Friday, September 9, 2011

"Black Eyed Susan"

Black Eyed Susan Pictures, Images and Photos
The Black Eyed Susan(Rudebekia) is an easily recognizable plant native to most of North America. It most often grows in moist thickets or fields. It can reach a height of around 3 feet, and has alternate, mostly basal leaves 4 to 8 inches long, covered by coarse hair. The Black Eyed Susan flowers from June to October. The familiar yellow ray florets circling a brown or black, domed center, makes it a plant that is easily distinguished.
Black Eyed Susan Pictures, Images and Photos

The roots but not seedheads of the Black Eyed Susan can be used much like the related Purple Coneflower. It is an astringent used as in a warm infusion as a wash for sores and swellings.
Black Eyed Susan
Black Eyed Susan Pictures, Images and Photos

Black Eyed Susan
black eyed susan pod Pictures, Images and Photos
black eyed susan vine seeds Pictures, Images and Photos
The Ojibwa used it as a poultice for snake bites and to make an infusion for treating colds and worms in children. The plant is diuretic and was used by the Menominee and Potawatomi. Juice from the roots had been used as drops for earaches. The spring greens can be cooked and eaten.

5 comments:

  1. Great Info Beloved One! I always learn something here, and that...is a good thing!

    (((xoxoxo)))

    ReplyDelete
  2. What about the variety of Black eyed susan that I find in the nursery with the red centers and yellow petals, or burgundy centers and read/orange petals? Can they be used the same way?

    ReplyDelete
  3. My landlords Black eyed susan cross pollinated with my eggplant this year. The fruit was a pale yellow color and i know it was from the black eyed susan because there was a huge patch of those flowers next to the eggplant plant. Not only did the color get a pale yellow color but the fruit split into a siamese twin of two fruits. Out of the about 21 eggplants fruit i harvested from the one plant (they were smaller variety with more fruit) about 9 were the yellow color. About 6 of the fruit were siamese twin yellow colored. Last year I grew a heirloom tomato in the same spot and I got about 6 siamese twin tomatoes out of about 26 tomatoes. It wasn't until this year where I grew the eggplant in the same giant container next to the black eyed susans that I noticed the yellow color and the genetic mutation of siamese twins (two fruit coming off of the same flower) that i realized that the reason for the mutation last year of the tomatoes. In other words the color was the marker which gave me the explanation for the mutation. Also, this was a giant hybrid black eyed susan patch with stems that go 4 to 6 feet tall. There also are self seeding sunflowers in the same patch so its possible the color alteration (and mutation) is from the sunflower plants. But since there are so many susans growing there in prolific fashion i am assuming it was them and the susans flower earlier in the summer too. And the mutation happens by end of June. Another observation is the giant eggplant I grow typically get the mutation on the side of the plant closest to the susan flowers.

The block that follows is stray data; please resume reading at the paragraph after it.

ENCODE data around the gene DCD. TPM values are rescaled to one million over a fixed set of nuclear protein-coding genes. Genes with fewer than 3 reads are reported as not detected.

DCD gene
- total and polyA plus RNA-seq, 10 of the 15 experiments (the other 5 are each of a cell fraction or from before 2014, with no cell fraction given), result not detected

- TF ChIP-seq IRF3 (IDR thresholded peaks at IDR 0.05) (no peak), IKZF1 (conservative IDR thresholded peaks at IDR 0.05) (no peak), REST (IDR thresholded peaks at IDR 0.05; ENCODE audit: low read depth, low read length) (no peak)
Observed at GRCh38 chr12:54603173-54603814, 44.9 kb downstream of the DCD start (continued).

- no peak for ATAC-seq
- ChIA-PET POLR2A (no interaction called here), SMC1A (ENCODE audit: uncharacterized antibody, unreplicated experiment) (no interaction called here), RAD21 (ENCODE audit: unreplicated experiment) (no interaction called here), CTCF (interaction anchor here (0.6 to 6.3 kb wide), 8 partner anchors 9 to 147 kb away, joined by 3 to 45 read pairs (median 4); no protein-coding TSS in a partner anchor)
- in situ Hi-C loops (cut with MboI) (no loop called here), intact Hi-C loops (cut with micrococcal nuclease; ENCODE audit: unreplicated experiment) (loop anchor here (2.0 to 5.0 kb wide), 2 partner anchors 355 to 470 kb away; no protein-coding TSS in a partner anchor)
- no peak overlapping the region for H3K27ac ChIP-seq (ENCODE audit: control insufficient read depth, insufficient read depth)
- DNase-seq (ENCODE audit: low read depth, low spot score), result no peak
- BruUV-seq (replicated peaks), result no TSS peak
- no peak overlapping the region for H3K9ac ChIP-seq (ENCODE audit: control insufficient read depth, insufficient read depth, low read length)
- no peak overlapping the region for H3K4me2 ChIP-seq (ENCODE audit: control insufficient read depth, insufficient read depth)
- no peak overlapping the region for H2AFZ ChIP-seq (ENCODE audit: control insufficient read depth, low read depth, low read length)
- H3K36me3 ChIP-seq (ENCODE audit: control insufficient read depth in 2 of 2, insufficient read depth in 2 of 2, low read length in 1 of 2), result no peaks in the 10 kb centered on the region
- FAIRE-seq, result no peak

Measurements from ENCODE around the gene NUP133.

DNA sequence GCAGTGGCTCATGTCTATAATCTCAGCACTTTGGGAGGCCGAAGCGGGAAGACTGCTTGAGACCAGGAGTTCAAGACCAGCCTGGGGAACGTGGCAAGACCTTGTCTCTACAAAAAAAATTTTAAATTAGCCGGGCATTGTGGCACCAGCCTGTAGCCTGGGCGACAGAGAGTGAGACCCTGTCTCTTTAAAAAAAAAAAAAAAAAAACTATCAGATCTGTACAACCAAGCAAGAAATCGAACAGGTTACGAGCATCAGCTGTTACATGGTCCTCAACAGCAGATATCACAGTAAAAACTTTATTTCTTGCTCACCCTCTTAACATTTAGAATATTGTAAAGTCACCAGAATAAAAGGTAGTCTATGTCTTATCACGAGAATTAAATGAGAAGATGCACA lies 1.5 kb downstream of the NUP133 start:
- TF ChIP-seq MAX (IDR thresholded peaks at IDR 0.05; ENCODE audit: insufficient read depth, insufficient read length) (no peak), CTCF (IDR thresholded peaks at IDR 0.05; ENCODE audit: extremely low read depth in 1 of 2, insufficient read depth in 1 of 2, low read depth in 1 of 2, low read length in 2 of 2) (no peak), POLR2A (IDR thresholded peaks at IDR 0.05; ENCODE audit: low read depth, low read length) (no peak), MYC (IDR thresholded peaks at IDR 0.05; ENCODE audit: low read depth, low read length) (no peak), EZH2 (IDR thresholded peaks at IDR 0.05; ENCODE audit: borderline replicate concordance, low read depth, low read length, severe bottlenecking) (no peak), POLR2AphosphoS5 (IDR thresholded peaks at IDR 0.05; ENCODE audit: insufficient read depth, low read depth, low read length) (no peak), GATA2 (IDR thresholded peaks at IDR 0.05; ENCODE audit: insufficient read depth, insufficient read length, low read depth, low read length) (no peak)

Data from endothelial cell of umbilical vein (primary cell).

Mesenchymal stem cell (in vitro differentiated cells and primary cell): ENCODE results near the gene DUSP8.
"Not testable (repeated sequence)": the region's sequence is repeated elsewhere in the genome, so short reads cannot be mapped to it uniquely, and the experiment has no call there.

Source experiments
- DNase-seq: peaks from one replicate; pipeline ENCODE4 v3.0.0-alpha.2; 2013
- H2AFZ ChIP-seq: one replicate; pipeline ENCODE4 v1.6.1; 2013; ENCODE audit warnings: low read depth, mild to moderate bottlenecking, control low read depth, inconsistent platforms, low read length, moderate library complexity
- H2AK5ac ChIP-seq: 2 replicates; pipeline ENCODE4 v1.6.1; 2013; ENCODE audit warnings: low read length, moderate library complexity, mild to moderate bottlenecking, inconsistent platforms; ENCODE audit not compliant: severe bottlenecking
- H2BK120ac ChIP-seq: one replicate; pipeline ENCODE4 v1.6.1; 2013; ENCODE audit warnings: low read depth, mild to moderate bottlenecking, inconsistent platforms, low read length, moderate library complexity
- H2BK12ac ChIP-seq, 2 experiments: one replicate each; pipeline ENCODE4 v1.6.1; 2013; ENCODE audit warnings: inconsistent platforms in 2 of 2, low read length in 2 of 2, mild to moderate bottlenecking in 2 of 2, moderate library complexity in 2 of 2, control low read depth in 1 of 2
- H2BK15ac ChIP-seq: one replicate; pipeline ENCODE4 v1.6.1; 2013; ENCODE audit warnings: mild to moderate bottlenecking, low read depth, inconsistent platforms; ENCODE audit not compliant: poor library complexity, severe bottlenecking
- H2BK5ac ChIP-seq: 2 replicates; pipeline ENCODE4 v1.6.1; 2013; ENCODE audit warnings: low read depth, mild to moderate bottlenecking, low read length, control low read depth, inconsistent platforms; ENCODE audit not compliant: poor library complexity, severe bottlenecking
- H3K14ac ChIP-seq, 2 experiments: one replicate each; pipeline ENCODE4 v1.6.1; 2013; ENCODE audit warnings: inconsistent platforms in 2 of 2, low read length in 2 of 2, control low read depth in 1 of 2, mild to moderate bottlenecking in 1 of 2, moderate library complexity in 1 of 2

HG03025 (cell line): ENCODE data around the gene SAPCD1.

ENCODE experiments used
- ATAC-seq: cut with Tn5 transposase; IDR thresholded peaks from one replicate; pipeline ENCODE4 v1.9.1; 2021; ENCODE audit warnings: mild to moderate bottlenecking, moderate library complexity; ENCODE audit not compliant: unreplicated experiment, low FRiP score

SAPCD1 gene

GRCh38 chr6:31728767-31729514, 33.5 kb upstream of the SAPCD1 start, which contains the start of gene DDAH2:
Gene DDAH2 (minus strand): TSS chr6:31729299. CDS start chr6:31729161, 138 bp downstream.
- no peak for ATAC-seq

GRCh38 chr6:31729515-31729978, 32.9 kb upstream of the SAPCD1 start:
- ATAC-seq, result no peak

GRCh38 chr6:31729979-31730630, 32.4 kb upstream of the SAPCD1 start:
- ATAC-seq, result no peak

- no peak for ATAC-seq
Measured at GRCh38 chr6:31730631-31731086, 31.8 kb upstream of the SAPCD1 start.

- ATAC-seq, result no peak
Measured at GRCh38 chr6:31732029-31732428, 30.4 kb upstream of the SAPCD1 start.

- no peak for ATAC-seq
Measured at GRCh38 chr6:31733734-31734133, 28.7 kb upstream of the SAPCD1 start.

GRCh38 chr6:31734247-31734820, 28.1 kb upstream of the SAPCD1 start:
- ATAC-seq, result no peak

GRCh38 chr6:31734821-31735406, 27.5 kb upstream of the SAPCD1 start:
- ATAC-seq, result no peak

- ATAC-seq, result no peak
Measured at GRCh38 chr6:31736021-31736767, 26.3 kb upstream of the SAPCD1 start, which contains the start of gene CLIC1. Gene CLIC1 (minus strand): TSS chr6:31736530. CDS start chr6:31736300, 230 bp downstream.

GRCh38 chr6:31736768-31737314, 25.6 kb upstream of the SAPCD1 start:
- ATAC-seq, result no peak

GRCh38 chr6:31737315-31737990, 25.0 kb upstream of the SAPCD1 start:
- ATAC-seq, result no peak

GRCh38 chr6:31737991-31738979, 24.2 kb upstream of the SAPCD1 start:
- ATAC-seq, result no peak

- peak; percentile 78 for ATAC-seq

ReplyDelete
    Replies
    1. This is not possible. Black eyed Susan's are not even remotely related to eggplants. This can not and will not ever happen.

      Delete
  4. Hi, Can anyone tell me if the actual flower pedals of the Black Eyed Susan is edible? I am drawn to this plant. It feels very healing to me and I don't have snake bite, worms or an ear infection. You can't help but be drawn to its beauty but its more than that. Something seems so extremely healing about this plant as in medicinal. I have searched and searched and there is NO information I can find on mention of the pedals. Only greens and seeds. Can you shed some light on this for me. Now that I know the info is so publicly limited, I'm even more convinced there is something special about it. I am so close to breaking the never ingest unless you KNOW rule. Every time I walk by them, and my property is covered in them, I get the urge to "try" it. Can you share knowledge on the pedals? If so, I would be very sincerely appreciative.

    ReplyDelete